With a meticulous attention to gorgeous detail, presentation is revered here and is outmatched only by the food.

Small, shiny copper serving pots and pans are utilized in practically every course. Order the Parma prosciutto — a big slab of which sits atop the service bar to the rear. It’s accompanied by cantaloupe, Manchego cheese, arugula, cherry tomatoes and red Cerignola and black cured olives, each on a separate petite pan, with the prosciutto as the centerpiece on a large square white dish thinly and neatly arranged on a diagonal.

Espresso cups are placed at every setting. They are for the complimentary soup, poured from a copper dipper. The evening we went it was Parmesan tomato basil. It was outstanding, with crispy spears of garlic bread for dipping. (Rivaling that were the mini goat cheese cones topped with bacon bits and toasted sesame jimmies — think of it as a savory update to a palate-cleansing sorbet.)

Soups are kind of Chef Nick’s thing. We’re going back for his cheddar and bacon made with Court House (CoHo) Beer’s “Mechanic and Main,” named for the intersection where Scola is.

Scola utilizes much of what is available from the shore, like farm-fresh veggies and local seafood, for its contemporary American dishes.

Items of note include the Kobe beef meatloaf with a house-made smoked fig ketchup and the bacon-wrapped scallops served with chorizo-stuffed peppers.

Evening specials are just that — special. Guests could not stop raving to us about the salmon en croute — a deliciously rich filet of salmon with spinach and mascarpone delicately wrapped in a flaky phyllo dough and placed on top of grilled asparagus. Another was a tender pork ribeye with California pears and cranberry chutney, a springtime spin on Thanksgiving dinner.

Whatever you choose, do make room for dessert. Although, some are nearly impossible to finish in one sitting — like the tiramisu cheesecake — even if shared. About the size of a small full-sized cheesecake, this rich and wonderful combination of ladyfingers, mascarpone cheese, coffee-flavoring and chocolate is moist and dense and delectable. And it was artistically presented with a thin crisp of chocolate precariously perched on top and dusted with cocoa powder with an imprint of “Scola” on the plate.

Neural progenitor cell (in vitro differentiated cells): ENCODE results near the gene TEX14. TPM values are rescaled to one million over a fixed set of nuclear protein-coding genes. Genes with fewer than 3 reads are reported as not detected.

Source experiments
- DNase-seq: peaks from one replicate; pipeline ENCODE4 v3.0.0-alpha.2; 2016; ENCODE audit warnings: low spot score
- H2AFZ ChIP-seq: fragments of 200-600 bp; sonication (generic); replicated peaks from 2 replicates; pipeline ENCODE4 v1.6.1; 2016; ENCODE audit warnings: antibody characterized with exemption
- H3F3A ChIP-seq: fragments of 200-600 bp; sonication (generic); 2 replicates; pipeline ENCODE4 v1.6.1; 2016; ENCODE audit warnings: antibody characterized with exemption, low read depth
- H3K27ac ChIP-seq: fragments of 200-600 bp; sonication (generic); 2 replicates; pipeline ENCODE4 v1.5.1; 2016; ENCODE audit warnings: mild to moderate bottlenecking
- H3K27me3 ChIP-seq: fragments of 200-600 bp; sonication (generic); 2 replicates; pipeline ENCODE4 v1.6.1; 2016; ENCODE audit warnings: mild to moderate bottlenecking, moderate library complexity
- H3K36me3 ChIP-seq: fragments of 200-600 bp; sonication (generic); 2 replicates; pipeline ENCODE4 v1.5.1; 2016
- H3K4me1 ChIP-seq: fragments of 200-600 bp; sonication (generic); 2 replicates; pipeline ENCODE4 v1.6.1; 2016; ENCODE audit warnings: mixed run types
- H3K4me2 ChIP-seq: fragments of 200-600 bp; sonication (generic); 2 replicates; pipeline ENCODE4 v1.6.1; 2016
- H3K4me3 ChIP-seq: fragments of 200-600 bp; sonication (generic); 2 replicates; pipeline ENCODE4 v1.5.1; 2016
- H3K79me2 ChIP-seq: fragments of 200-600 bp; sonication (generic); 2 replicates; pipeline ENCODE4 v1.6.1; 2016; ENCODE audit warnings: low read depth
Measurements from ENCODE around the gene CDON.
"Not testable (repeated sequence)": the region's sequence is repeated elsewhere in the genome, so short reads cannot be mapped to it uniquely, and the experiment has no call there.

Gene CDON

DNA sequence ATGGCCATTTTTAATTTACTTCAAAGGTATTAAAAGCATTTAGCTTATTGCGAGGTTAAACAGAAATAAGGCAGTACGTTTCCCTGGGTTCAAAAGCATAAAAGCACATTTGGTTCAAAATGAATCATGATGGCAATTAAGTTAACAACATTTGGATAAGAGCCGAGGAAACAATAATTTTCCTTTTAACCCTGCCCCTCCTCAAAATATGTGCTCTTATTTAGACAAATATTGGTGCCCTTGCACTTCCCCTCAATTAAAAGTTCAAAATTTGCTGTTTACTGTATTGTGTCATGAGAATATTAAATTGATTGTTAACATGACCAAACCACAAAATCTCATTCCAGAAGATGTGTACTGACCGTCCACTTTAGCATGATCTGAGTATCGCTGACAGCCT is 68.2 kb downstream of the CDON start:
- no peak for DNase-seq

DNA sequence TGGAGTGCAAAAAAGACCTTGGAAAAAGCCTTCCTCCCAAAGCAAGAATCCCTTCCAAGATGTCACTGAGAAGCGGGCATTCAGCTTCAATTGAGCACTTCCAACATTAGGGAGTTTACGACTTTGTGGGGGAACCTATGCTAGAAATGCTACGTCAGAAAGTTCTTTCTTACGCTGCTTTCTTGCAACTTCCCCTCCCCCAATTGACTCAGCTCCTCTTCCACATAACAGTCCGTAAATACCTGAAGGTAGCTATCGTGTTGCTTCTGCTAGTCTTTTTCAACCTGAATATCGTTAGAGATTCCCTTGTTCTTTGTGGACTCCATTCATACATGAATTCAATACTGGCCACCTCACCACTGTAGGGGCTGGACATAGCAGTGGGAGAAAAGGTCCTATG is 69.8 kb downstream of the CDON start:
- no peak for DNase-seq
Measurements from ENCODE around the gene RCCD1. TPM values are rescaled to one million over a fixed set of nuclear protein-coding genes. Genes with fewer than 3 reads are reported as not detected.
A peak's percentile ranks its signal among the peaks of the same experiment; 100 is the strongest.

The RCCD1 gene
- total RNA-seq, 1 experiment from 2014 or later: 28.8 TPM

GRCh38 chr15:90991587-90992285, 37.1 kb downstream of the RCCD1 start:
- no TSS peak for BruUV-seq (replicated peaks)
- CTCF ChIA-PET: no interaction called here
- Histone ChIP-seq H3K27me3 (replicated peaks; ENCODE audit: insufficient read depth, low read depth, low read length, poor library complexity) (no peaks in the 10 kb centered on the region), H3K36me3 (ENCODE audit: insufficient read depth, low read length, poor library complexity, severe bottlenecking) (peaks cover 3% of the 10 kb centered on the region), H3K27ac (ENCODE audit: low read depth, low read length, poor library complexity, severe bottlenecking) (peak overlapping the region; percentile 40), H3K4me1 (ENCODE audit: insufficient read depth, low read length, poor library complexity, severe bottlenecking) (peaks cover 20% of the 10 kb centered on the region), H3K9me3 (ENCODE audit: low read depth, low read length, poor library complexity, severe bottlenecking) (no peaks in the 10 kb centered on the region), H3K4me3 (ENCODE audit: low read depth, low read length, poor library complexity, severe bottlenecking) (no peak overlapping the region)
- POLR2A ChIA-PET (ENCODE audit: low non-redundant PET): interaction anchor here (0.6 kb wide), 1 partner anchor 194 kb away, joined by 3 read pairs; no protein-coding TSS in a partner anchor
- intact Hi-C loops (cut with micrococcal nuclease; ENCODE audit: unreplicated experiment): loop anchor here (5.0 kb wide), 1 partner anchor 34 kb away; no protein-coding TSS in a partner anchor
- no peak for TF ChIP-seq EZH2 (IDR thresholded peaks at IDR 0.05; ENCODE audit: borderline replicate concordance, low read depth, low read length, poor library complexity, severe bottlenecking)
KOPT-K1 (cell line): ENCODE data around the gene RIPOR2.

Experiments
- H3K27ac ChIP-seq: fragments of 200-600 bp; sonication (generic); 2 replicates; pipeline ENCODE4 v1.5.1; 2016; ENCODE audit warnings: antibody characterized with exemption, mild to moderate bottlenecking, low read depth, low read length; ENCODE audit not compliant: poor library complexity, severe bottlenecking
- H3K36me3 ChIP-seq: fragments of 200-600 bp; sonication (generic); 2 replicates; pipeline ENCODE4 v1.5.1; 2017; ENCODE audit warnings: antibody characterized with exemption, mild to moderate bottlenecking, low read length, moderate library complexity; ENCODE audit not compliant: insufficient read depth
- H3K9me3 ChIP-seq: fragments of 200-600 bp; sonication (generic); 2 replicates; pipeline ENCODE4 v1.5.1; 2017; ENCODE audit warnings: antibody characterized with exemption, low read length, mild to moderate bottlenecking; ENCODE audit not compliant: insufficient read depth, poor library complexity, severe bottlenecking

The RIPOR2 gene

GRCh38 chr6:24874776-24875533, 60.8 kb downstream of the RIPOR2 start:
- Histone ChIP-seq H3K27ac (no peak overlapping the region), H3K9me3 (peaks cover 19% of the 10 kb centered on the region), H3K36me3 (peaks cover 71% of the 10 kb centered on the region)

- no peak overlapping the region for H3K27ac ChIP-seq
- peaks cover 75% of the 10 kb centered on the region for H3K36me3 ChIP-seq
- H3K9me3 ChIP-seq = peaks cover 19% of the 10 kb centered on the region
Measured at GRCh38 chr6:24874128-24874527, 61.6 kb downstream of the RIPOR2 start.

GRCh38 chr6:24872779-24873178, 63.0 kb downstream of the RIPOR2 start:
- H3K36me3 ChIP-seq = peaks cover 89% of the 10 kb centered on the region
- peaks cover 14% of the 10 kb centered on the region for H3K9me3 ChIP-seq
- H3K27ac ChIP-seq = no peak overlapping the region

As for the crème brulee, it will have you thinking that it came straight out of a Parisian patisserie. Also presented on a plate with liquid nitrogen, the perfectly crispy top preserves a pudding-like center loaded with pure sweetness and joy.

The future

Future plans at Scola include an outdoor section in the backyard which should hold another 60 seats — that’s almost double of what the inside holds — as well as a mercantile taco shop.

For now though, Scola is happy with the reaction his new, namesake restaurant has made on the community.

“I’ve been overwhelmed by the support,” he says. “The Karapanagiotis brothers have been in Cape May for 20 years and have created a following — (and) we’ve been fortunate to be a part of that.

“Guests who come and try our restaurant … expect the same service, quality and atmosphere as, say George’s Place or Shamone. We want the customer to leave Scola having had an excellent experience, maybe they tried something new, and made a connection. Many customers who have followed us through the growth of the Kara Group will realize we are one big happy family.”

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Contact pdollak@pressofac.com or follow on Twitter @acpresspamela

Editor, At The Shore/AC Weekly

Worked in public relations in Philadelphia and NYC on national pharmaceutical and consumer accounts. Owned an award-winning boutique in Philadelphia. Became a freelance writer for The Press, ultimately coming on board full time in May 2014.